In particular, the two million people who reside in Gaza which has been deemed unlivable by UN experts, must receive the vaccine with urgency considering the blockaded nature of the enclave, which has resulted in a lack of medical care and medications. The people in Gaza must also have a high level of protection, not just the 20 percent offered by Covax to protect the community.

Palestinian students in the Gaza Strip, where schools partially reopened in late October. Schools are experimenting with different techniques, including classes via Zoom.Credit: Mohammed Salem/Reuters

The World Health Organisation has said that it is coordinating with United Nations agencies to ensure the vaccine for Gaza but the extent of this assistance is uncertain at this stage particularly without the cooperation of Israel.

In the vacuum of real support from Israel, others such as the United Arab Emirates have provided assistance to Gaza in its effort to respond to COVID-19, including the provision of medical supplies and testing kits – and potentially vaccines. This is an interesting development in a period in which the UAE signed a controversial normalization deal with Israel. Qatar has also recently provided auxiliary COVID relief to the Gaza Strip.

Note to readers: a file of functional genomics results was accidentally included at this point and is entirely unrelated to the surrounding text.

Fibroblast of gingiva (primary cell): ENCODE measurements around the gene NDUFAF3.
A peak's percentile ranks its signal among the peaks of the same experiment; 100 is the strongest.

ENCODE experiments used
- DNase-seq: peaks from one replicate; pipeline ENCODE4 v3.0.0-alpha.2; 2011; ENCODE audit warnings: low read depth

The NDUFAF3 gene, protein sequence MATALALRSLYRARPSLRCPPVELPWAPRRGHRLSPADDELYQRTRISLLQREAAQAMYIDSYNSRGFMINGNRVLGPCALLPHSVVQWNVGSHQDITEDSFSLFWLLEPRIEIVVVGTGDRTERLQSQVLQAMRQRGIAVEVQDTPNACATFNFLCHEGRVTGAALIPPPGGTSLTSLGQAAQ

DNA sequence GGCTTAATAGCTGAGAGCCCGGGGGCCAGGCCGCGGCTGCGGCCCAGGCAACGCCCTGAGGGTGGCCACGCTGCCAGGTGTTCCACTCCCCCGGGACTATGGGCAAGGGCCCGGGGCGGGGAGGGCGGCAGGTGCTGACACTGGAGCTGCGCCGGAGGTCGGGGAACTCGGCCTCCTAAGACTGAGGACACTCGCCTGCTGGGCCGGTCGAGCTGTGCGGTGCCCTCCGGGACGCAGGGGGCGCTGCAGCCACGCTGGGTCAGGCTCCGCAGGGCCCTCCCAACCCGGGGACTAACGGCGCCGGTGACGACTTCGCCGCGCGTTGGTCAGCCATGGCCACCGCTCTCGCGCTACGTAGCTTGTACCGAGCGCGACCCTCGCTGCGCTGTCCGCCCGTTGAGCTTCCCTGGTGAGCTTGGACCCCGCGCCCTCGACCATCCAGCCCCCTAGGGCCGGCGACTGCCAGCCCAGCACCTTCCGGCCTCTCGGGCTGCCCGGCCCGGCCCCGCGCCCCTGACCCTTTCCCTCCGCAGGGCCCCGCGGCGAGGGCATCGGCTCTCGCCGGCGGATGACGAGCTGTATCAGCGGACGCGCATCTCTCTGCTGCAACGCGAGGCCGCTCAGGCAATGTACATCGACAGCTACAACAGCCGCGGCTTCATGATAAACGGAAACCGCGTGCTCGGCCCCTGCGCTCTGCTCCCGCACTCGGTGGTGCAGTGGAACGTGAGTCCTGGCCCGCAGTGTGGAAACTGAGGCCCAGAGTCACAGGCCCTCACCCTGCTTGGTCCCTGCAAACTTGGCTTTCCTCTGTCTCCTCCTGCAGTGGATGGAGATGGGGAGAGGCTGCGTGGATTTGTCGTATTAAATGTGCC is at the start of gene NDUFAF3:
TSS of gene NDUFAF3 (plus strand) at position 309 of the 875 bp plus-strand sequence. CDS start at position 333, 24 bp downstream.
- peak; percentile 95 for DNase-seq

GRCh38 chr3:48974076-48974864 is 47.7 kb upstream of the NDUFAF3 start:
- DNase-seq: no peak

Israel has said that if it has enough vaccines then it will "consider helping the Palestinian Authority." This is a strange and unfortunate statement because providing the vaccine to Palestinians isn’t a choice for Israel nor will it be a benevolent act that should be applauded if Israel does assist the PA with vaccines – it is an obligation under international law.

Israel is ignoring its obligations to vaccinate those beyond its own population, rendering its "successful" vaccination rates that do not include Palestinians a shameful illustration of the complete disregard Israel has for Palestinian lives. It is not just in the best interests of Palestinians, but also Israel to urgently and comprehensively include Palestinians in its vaccination program in cooperation with Palestinian authorities.

Shannon Maree Torrens is an international and human rights lawyer from Sydney, Australia. She has worked at the United Nations international criminal tribunals and courts for the former Yugoslavia, Rwanda, Sierra Leone and Cambodia, and with the International Criminal Court. She holds a PhD in international criminal law from the University of Sydney. Twitter: @shannonmtorrens

This article has been updated in the light of further reporting on the response of the Israeli Ministry of Health to the WHO’s informal request to supply Palestinians with COVID vaccines.